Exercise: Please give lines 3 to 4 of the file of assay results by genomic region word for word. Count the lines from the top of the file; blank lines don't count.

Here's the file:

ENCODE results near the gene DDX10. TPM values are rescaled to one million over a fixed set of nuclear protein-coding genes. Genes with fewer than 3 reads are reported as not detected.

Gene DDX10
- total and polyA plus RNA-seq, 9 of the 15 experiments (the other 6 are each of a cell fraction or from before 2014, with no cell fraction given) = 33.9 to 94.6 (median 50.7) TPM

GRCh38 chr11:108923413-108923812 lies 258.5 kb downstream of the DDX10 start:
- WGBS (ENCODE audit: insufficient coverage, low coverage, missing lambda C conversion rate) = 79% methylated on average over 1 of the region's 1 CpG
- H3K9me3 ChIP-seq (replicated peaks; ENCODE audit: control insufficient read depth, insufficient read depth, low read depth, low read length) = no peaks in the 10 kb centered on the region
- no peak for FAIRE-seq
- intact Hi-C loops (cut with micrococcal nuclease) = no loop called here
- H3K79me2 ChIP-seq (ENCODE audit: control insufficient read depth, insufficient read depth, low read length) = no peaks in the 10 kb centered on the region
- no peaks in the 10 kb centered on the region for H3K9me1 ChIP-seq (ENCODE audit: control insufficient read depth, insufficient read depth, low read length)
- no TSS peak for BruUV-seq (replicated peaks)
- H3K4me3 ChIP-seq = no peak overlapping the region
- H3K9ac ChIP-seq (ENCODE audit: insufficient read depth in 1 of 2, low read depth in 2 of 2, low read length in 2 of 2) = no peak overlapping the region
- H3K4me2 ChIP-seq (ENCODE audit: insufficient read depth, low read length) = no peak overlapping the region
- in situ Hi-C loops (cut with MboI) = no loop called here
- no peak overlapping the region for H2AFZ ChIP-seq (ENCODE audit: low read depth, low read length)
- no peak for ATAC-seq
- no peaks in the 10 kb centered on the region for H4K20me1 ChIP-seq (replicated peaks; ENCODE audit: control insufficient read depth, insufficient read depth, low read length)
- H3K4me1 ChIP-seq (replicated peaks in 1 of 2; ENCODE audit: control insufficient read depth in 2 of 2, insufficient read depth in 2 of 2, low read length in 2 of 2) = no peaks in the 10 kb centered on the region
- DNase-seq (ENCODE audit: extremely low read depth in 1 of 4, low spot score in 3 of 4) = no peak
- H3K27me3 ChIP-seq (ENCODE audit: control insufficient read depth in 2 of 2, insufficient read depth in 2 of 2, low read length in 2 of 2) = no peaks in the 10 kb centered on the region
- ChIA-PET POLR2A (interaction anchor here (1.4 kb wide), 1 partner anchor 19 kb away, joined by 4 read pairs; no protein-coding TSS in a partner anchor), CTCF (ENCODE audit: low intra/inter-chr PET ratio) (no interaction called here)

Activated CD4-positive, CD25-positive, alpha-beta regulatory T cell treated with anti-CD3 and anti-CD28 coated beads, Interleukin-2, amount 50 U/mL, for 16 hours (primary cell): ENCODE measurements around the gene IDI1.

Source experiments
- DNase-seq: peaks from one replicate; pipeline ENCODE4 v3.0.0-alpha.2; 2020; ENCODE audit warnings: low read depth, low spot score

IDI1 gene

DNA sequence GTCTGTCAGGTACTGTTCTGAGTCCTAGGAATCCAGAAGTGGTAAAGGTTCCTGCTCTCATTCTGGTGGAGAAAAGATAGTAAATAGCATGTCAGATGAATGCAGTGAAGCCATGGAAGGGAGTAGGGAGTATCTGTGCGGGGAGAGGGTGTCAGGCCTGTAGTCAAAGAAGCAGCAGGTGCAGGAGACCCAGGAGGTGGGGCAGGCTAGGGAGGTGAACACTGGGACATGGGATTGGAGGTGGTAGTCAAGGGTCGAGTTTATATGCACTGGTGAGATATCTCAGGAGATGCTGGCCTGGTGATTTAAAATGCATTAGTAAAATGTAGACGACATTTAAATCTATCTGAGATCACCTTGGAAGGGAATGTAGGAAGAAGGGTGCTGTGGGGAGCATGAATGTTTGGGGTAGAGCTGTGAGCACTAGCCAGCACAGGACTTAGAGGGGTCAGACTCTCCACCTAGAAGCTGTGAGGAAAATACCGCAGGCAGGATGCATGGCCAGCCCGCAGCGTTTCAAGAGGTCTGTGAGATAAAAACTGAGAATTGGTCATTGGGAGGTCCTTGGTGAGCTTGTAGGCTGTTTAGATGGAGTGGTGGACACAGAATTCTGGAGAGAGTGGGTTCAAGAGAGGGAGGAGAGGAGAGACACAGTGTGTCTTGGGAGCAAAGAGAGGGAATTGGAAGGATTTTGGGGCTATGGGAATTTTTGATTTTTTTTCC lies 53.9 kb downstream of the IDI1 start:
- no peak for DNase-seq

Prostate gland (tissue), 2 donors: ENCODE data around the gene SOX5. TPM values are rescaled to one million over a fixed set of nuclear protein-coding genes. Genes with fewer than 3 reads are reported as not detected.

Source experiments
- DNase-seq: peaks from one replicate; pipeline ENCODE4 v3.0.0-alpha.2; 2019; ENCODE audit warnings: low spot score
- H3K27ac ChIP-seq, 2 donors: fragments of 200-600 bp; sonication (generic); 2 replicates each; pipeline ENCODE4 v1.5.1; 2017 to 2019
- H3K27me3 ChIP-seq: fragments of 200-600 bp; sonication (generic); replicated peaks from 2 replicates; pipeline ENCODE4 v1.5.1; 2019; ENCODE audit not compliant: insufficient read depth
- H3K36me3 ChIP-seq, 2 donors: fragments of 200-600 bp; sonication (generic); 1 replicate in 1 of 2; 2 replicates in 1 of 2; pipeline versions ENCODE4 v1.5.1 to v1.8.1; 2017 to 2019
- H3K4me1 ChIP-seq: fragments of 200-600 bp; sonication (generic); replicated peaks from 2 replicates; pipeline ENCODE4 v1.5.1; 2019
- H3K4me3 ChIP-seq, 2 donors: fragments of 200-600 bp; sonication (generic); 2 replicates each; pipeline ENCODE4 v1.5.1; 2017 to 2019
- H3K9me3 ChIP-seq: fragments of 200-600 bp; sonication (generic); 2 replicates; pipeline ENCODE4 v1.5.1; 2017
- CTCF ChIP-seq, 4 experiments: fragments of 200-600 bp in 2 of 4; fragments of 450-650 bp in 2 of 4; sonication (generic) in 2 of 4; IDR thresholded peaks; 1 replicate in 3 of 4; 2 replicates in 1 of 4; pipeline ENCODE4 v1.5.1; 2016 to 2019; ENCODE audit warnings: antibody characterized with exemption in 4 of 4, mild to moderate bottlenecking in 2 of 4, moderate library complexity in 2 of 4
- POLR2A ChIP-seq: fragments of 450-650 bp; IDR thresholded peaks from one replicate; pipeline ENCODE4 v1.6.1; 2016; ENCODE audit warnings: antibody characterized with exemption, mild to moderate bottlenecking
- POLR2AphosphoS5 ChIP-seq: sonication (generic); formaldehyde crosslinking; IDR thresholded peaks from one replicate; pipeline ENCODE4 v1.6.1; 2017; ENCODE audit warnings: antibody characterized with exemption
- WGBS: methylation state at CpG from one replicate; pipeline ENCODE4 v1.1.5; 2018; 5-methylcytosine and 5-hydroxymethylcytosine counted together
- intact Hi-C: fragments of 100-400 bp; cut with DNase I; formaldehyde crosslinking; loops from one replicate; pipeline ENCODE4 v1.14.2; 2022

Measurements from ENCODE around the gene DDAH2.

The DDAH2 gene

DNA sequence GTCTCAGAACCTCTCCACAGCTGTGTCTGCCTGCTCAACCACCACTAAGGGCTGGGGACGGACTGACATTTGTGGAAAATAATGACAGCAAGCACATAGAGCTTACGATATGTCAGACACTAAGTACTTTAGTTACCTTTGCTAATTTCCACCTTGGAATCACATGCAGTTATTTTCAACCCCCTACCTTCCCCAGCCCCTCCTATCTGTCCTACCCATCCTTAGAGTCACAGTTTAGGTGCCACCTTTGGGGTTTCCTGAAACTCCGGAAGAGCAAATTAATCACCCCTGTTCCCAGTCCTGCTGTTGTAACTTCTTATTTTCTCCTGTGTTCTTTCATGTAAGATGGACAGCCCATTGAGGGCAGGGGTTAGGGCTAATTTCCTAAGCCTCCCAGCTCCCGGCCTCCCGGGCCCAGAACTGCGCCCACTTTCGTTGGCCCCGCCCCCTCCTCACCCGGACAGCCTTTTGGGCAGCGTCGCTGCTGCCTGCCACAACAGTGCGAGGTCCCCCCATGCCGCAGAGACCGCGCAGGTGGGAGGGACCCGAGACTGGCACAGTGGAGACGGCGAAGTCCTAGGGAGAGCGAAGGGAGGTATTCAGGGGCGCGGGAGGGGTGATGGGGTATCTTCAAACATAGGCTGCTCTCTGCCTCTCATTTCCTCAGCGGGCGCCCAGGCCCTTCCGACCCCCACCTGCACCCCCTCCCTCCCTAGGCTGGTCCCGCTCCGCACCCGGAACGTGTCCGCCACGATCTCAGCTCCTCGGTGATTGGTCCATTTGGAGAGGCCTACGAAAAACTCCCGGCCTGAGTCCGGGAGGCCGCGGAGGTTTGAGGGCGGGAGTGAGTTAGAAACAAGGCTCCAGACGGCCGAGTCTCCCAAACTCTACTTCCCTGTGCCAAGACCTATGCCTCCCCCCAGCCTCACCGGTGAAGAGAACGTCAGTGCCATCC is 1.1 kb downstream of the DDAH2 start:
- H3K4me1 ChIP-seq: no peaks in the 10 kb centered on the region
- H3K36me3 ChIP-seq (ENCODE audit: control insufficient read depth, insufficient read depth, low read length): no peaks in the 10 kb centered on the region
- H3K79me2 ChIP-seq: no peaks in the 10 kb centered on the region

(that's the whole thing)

- total and polyA plus RNA-seq, 9 of the 15 experiments (the other 6 are each of a cell fraction or from before 2014, with no cell fraction given) = 33.9 to 94.6 (median 50.7) TPM

GRCh38 chr11:108923413-108923812 lies 258.5 kb downstream of the DDX10 start: